The presence of pro-Moscow Chechen forces in Syria has gathered widespread attention in recent months. What motivates their deployment to the country? What role do they play in Moscow's wider foreign policy strategy? This new Leksika series will attempt to answer these questions.
Part I of this series covered the high-profile deployment of Chechen military personnel to Syria in late 2016, and their possible role in the long-term strategy of the Kremlin. Part II offered a more in-depth examination of Russian cultural diplomacy efforts in Syria, with a specific eye on the central role played by Chechen institutions. Part III will build on both of these, offering updates on the previous themes and providing concrete examples of the Kadyrov Model’s effectiveness.
A New Year’s Gift
On 30 December 2018, perhaps as a way of celebrating the New Year, Chechen leader Ramzan Kadyrov announced the repatriation of thirty Russian children from Iraq. Brought to the country by their jihadist parents, the children hailed from various regions of Russia, but with Dagestan being home to the majority. It is believed that as many as seventy Russian women and one hundred children remain in Iraqi prisons, awaiting sentencing over their involvement with ISIL. Though some in Russia certainly view them as willing collaborators, their homecoming can be seen as a diplomatic achievement for Grozny – another point for Kadyrov in the intra-Islamic struggle for control of the narrative in the North Caucasus.
Their return was a solid conclusion to a successful 2018 for the Chechen leader, who was busy on several diplomatic fronts on behalf of the Kremlin. As described by Neil Hauer for The Defense Post:
Chechen leader Ramzan Kadyrov has been perhaps the single most visible Russian official in the Middle East, having developed personal friendships with numerous Arab rulers. Kadyrov has been closely involved with Syria in recent years, spearheading the repatriation of Russian-speaking Islamic State detainees and deploying his soldiers as military police. His role in Libya has recently picked up as well, with his close ally Lev Dengov recently appointed to head a new section of Russian interests there…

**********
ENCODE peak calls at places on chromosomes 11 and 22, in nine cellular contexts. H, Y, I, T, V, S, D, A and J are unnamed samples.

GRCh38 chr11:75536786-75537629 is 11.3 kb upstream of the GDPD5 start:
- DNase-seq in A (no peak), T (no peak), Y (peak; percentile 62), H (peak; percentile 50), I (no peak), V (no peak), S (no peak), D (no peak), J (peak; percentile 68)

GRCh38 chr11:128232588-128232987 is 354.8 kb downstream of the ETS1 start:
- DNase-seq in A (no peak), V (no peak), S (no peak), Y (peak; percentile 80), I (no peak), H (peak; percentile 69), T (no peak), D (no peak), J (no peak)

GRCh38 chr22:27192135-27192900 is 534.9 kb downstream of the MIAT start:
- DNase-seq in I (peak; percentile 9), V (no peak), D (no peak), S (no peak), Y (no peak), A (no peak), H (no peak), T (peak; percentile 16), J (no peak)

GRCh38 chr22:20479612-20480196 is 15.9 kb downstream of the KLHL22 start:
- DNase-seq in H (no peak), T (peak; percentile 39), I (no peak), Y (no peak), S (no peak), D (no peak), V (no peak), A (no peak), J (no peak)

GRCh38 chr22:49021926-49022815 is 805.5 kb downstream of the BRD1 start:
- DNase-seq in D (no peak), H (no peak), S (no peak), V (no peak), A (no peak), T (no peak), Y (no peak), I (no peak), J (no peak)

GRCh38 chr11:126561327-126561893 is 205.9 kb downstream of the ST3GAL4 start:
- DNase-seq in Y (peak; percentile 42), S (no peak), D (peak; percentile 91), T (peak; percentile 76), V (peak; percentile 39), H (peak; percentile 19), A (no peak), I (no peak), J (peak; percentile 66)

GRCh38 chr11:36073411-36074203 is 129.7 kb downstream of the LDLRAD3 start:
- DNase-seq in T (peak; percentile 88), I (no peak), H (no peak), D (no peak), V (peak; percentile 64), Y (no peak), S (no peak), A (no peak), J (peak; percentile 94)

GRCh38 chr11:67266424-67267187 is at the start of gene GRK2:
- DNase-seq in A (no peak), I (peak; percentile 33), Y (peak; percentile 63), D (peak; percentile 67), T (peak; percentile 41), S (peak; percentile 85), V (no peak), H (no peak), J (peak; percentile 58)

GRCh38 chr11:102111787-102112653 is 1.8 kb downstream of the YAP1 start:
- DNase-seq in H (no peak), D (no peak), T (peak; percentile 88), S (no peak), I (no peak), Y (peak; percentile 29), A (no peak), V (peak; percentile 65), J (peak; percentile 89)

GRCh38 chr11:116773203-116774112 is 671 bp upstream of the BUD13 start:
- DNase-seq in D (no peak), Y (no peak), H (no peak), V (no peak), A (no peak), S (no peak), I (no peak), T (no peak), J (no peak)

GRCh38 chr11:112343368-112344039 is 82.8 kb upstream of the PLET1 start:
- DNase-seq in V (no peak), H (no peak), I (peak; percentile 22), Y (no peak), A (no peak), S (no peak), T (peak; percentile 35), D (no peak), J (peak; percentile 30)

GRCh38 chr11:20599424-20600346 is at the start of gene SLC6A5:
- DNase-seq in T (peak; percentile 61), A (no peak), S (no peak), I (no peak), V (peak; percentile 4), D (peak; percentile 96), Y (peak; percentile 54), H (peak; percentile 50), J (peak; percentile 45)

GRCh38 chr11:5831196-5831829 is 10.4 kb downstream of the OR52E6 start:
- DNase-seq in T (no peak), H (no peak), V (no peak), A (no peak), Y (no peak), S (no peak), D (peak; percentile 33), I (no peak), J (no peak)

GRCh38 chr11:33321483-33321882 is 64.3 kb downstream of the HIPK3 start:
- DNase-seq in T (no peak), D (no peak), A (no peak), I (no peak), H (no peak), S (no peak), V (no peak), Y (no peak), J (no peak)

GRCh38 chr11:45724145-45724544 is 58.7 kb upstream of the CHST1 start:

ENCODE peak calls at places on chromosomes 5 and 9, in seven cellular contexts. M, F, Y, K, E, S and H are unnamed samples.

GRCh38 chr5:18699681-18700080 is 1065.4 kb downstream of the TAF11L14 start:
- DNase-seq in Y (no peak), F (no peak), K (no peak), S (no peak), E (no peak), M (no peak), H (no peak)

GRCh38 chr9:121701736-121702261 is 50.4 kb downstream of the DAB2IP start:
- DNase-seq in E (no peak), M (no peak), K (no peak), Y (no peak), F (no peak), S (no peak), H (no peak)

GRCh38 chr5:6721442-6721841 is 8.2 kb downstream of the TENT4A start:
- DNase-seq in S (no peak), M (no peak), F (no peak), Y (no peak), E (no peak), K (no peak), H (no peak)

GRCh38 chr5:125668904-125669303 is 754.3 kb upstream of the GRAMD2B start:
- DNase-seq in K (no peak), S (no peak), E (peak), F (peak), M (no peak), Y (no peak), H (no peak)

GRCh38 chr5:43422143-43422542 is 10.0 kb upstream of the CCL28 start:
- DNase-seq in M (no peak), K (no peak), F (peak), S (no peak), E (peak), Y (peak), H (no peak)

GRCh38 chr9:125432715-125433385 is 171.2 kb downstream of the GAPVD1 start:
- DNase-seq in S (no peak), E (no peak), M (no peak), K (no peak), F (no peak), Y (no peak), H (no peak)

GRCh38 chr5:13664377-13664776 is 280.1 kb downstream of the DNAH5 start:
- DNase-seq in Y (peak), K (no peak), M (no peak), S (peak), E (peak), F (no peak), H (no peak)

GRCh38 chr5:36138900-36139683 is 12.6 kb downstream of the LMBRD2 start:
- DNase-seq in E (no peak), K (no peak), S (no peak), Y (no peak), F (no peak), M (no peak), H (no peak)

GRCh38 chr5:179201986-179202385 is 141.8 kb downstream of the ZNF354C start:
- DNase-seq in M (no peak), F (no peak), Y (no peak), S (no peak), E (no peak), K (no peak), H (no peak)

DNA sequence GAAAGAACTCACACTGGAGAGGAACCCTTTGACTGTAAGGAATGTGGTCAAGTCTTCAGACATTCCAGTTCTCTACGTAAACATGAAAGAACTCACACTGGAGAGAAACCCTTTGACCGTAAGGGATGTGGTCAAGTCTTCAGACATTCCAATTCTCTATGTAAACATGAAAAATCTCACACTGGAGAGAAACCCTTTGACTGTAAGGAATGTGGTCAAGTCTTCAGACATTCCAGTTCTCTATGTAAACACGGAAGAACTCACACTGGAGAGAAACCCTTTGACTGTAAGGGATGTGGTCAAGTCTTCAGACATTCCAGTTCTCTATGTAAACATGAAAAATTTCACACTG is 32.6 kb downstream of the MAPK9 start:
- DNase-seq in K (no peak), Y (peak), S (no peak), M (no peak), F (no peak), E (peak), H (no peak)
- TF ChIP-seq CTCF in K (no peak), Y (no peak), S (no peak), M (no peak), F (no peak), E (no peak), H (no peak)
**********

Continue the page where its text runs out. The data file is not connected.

…Chechnya’s leader gets on with his Gulf counterparts equally well. He has made two tours of the region in the past four months alone. In August, he made the hajj pilgrimage to Mecca, stopping in Jeddah along the way, where he met Saudi Crown Prince Mohammad bin Salman and King Salman bin Abdul-Aziz. A trip in November brought him to Bahrain, where he met Prince Nasser bin Hamad Al Khalifa, commander of Bahrain’s Royal Guard, and visited a military base to observe training exercises. He then stopped in Dubai for the Formula One Grand Prix, where he again met MBS, as well as Turkish chef Nusret Gokce, better known as ‘Salt Bae,’ who fed Kadyrov meat from a skewer in his restaurant. He also held talks with Mohammed bin Zayed, the crown prince of Abu Dhabi and de facto ruler of the United Arab Emirates.
2019 is promising to be equally eventful for Russia’s most visible official. He recently announced plans to personally visit Syria in the near future (though no specific date has yet been listed) and can be expected to continue his contacts with Gulf leaders. Though Kadyrov’s showmanship may strike outside observers as cavalier, his presence does yield tangible results for foreign officials in the form of arms sales, Russian security advisors, and attention in the Kremlin.
Perhaps Chechnya’s most influential tool for the new year will closer to home however - the newly-announced Russian Spetsnaz University.
Military Training as a Soft (?) Power Tool
Set to be fully operational by this summer, Daniil Martynov, head of training for Chechen security forces, stated that foreign clients can begin training at the new facilities almost immediately. China, Saudi Arabia, the UAE, Egypt, and others have all expressed interest in attending – showing the extent to which Chechen expertise is valued even among nations that are often at odds. It has since been announced that Jordan is also considering such a move, going so far as to send a delegation to Chechnya this past September.